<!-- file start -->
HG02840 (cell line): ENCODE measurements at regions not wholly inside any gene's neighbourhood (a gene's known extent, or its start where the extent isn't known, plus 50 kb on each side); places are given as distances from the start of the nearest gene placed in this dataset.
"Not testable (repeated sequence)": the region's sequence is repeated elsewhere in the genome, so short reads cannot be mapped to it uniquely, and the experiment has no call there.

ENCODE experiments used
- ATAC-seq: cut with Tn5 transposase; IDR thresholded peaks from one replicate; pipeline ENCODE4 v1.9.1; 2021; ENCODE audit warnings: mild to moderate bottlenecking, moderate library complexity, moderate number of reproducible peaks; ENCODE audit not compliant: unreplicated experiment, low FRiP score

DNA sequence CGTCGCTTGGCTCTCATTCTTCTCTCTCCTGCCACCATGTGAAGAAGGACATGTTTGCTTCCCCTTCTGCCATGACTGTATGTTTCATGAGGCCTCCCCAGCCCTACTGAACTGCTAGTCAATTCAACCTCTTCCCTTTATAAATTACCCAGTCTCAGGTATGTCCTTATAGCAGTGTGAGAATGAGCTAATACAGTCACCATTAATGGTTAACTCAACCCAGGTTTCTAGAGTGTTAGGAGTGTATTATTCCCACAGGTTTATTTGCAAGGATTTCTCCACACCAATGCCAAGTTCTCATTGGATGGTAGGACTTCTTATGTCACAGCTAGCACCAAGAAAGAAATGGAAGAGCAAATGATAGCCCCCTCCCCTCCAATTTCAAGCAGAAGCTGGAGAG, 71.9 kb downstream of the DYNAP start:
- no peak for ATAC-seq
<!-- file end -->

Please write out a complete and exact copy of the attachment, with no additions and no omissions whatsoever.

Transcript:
HG02840 (cell line): ENCODE measurements at regions not wholly inside any gene's neighbourhood (a gene's known extent, or its start where the extent isn't known, plus 50 kb on each side); places are given as distances from the start of the nearest gene placed in this dataset.
"Not testable (repeated sequence)": the region's sequence is repeated elsewhere in the genome, so short reads cannot be mapped to it uniquely, and the experiment has no call there.

ENCODE experiments used
- ATAC-seq: cut with Tn5 transposase; IDR thresholded peaks from one replicate; pipeline ENCODE4 v1.9.1; 2021; ENCODE audit warnings: mild to moderate bottlenecking, moderate library complexity, moderate number of reproducible peaks; ENCODE audit not compliant: unreplicated experiment, low FRiP score

DNA sequence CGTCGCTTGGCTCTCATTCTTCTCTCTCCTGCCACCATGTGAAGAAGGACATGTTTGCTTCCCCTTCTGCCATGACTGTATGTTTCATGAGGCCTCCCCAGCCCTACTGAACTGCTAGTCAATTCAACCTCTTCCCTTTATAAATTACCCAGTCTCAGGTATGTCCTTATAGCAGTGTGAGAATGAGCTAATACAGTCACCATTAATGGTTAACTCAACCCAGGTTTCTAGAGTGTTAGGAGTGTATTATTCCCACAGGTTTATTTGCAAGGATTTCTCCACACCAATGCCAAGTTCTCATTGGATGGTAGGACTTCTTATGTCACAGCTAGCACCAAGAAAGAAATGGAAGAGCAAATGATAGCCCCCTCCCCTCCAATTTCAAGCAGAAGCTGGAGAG, 71.9 kb downstream of the DYNAP start:
- no peak for ATAC-seq